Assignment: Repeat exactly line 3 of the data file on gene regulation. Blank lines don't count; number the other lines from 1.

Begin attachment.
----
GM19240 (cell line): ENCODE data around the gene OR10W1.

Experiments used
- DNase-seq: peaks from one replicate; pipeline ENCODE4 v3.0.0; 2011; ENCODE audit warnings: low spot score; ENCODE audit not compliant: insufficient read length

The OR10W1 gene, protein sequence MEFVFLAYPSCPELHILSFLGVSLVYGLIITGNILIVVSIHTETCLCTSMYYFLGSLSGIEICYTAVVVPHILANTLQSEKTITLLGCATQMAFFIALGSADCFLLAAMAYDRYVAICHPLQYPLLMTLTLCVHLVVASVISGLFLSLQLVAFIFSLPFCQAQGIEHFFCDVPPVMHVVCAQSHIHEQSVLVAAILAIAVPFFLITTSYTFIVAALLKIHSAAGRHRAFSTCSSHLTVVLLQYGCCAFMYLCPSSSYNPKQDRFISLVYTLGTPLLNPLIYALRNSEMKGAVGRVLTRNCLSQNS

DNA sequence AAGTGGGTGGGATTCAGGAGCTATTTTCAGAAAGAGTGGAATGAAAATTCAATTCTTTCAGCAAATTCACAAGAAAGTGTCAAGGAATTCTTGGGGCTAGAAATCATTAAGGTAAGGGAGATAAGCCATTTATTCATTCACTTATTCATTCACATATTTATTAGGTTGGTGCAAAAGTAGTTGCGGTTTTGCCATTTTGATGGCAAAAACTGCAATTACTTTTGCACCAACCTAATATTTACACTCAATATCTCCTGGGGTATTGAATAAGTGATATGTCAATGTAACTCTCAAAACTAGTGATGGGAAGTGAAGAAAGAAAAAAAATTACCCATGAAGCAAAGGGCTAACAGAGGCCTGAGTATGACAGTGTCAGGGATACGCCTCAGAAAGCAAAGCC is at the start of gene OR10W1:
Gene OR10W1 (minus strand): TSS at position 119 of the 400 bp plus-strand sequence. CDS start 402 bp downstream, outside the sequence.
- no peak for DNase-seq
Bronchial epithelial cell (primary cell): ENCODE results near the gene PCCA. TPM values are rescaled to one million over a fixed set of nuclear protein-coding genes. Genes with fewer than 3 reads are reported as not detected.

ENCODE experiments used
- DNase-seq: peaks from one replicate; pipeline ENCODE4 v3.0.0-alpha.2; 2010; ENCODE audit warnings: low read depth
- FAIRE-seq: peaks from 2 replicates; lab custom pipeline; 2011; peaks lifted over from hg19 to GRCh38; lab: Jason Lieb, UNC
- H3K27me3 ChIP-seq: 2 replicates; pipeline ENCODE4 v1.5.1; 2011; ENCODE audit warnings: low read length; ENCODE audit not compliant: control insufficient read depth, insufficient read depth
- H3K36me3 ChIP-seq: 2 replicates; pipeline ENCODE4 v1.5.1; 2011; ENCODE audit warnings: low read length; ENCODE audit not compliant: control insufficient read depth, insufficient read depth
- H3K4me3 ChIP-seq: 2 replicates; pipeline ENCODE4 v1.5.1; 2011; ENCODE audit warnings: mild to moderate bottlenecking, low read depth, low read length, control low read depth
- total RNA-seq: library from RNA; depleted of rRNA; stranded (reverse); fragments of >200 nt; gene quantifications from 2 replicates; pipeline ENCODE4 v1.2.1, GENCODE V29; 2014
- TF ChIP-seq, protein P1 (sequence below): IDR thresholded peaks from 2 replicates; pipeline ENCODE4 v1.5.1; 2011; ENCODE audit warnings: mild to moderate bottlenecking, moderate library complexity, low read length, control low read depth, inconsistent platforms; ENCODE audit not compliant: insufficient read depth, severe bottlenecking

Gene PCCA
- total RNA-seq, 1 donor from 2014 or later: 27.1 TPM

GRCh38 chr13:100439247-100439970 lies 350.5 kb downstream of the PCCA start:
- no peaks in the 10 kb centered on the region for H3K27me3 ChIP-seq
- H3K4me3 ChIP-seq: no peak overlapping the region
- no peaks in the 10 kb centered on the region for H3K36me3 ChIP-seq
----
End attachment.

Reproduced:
- DNase-seq: peaks from one replicate; pipeline ENCODE4 v3.0.0; 2011; ENCODE audit warnings: low spot score; ENCODE audit not compliant: insufficient read length